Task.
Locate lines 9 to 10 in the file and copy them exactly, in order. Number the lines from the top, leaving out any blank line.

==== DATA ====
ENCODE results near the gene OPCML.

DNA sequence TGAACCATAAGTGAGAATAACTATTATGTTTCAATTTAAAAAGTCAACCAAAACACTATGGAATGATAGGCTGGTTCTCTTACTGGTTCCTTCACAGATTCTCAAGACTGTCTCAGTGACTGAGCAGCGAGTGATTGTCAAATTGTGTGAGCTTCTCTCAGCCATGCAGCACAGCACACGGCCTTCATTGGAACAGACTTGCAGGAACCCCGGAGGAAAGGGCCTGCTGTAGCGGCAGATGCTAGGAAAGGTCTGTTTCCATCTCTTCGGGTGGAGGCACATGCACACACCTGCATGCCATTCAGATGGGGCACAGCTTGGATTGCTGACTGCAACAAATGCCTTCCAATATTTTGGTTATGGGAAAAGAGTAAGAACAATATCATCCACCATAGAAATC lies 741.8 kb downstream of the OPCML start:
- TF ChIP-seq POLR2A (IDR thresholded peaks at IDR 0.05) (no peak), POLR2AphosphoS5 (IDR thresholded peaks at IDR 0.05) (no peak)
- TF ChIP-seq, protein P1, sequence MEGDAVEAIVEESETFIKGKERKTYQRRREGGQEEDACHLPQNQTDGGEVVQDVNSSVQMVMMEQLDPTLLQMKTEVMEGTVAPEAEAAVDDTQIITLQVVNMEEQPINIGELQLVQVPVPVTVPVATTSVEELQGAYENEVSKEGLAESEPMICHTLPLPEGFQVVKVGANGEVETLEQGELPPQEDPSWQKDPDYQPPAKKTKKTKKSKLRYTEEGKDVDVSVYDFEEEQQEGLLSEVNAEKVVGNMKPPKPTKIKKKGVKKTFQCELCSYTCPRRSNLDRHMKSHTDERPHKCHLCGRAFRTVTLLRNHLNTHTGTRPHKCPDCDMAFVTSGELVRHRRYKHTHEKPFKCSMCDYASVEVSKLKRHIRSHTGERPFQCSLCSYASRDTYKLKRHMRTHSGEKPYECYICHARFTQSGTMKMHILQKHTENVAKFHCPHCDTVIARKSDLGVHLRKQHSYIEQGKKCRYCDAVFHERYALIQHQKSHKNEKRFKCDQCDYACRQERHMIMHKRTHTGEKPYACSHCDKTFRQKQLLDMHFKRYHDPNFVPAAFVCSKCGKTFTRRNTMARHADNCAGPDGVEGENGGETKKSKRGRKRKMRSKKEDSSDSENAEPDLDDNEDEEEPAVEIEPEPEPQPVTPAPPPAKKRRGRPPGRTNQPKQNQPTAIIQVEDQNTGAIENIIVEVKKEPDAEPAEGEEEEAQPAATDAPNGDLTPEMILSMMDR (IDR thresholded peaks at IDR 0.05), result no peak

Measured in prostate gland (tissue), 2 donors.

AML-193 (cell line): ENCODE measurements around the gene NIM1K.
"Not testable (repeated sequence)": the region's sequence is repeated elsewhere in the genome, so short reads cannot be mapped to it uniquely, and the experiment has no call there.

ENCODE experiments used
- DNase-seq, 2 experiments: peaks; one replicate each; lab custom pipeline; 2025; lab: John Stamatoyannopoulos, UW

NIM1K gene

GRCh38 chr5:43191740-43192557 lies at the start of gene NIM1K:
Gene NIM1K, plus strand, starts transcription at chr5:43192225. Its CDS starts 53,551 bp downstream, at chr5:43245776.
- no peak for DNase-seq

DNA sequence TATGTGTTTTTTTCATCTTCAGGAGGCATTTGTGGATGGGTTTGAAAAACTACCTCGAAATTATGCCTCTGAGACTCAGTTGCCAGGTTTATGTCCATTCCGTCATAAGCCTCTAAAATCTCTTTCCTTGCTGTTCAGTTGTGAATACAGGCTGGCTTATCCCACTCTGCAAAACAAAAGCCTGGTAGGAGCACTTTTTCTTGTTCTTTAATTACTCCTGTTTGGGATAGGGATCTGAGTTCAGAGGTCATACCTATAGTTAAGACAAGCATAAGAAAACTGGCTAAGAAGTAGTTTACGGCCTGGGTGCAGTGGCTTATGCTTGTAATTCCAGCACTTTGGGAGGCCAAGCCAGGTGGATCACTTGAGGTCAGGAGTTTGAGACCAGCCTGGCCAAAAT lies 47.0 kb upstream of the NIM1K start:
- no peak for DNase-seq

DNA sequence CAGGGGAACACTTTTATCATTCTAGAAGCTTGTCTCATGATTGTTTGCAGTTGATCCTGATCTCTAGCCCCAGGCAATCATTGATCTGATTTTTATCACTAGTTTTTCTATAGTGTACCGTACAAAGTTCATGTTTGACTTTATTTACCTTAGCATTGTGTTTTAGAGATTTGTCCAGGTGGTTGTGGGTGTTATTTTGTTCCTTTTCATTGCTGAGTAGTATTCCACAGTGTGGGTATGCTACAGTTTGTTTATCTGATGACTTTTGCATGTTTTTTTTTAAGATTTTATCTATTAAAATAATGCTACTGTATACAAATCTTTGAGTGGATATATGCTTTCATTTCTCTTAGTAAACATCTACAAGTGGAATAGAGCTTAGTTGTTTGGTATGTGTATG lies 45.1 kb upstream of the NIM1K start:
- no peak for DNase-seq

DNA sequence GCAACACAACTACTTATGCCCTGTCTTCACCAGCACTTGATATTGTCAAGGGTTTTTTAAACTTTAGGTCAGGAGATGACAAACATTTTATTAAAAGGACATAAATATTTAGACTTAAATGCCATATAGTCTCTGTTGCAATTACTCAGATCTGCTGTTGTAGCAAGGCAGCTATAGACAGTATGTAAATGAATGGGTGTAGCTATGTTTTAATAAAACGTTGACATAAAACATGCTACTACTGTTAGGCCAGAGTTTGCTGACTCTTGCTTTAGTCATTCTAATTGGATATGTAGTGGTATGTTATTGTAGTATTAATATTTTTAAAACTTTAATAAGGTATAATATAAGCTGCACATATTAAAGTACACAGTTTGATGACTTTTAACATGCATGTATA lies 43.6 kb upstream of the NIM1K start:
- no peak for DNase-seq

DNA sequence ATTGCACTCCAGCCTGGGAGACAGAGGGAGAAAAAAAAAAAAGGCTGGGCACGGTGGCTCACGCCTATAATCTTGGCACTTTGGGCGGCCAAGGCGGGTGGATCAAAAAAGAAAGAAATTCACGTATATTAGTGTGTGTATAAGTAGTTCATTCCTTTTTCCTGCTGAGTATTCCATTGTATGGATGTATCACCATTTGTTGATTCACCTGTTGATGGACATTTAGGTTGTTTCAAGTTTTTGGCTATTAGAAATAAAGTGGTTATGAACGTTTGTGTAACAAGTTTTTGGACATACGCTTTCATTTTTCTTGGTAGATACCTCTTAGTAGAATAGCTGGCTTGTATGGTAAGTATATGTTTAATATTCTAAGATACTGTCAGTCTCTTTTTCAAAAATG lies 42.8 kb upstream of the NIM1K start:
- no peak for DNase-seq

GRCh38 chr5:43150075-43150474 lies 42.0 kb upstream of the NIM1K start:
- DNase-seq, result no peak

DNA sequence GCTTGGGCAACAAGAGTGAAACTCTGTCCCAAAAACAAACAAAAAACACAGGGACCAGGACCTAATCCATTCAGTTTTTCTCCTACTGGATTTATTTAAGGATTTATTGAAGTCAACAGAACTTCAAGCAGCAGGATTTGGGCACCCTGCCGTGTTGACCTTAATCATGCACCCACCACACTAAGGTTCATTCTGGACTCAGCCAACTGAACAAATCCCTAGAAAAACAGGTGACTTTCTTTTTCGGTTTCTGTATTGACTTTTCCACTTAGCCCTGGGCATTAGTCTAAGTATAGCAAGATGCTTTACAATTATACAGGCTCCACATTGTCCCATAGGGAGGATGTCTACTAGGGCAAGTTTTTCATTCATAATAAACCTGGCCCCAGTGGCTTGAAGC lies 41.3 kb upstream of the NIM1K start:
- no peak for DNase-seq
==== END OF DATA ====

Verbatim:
- DNase-seq, 2 experiments: peaks; one replicate each; lab custom pipeline; 2025; lab: John Stamatoyannopoulos, UW

NIM1K gene